Shell Chief Executive Ben van Beurden says he is wary of switching completely to renewables as it may threaten the very survival of the company.

“We cannot do it overnight because it could mean the end of the company,” he said. “It will take an unprecedented amount of effort to bring about a net zero emissions future. If collectively we find a way to stay within the 2 degree limit, we will still need significant investment in oil and gas…I am talking about up to a trillion dollars every year.”
Ben van Beurden
Major investors have been applying pressure on Shell to increase focus on renewables in order to mitigate climate change risks.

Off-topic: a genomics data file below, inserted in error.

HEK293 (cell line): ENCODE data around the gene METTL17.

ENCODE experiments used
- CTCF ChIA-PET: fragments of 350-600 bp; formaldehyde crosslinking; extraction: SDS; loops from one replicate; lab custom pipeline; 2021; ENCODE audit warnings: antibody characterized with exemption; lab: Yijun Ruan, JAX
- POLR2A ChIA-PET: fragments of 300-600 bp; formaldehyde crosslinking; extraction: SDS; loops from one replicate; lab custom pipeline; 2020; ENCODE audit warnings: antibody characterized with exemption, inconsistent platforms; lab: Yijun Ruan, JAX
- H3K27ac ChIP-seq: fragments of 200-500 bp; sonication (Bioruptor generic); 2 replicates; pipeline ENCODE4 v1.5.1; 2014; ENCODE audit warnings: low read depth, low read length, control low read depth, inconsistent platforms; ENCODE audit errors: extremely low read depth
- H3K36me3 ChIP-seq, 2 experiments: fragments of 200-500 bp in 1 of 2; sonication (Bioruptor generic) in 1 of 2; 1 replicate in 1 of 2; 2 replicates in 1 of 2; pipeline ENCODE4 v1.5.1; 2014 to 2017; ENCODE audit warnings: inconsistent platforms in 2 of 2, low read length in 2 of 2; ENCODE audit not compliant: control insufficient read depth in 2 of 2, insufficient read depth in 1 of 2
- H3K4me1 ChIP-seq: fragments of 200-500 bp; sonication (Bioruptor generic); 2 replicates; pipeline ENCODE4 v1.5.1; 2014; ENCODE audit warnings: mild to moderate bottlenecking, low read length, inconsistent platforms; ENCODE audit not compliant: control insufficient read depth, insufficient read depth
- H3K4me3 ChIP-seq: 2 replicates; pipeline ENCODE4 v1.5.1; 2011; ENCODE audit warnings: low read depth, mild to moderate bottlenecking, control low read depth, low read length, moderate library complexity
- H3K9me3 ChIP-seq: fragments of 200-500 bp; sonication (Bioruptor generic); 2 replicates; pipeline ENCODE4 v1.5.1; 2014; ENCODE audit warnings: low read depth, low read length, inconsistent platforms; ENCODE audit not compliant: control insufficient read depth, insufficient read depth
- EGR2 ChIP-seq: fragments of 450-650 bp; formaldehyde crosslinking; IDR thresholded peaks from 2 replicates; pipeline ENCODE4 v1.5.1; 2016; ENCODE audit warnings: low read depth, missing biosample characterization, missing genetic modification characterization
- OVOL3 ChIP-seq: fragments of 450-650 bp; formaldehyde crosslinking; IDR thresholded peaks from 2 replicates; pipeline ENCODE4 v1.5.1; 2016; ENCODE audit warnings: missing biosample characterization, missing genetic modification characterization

97 percent of Shell shareholders at its annual meeting on Tuesday rejected a resolution to invest profits from fossil fuels to become a renewable energy company. The Anglo-Dutch firm had previously said it was against the proposal.

Oil and gas companies have come increasingly under the spotlight particularly after the COP21 agreement in Paris at the end of last year and its reinforced goal to limit global carbon emissions.

Van Beurden said all the top 10 solar companies in the world represent $14bn in capital employed and invested $5 billion in solar energy last year, but none had so far paid any dividends.

Shell is setting up a dedicated ‘new energies’ unit that will incorporate its wind and solar as well as hydrogen and biofuel investments, an internal memo seen by Reuters showed.

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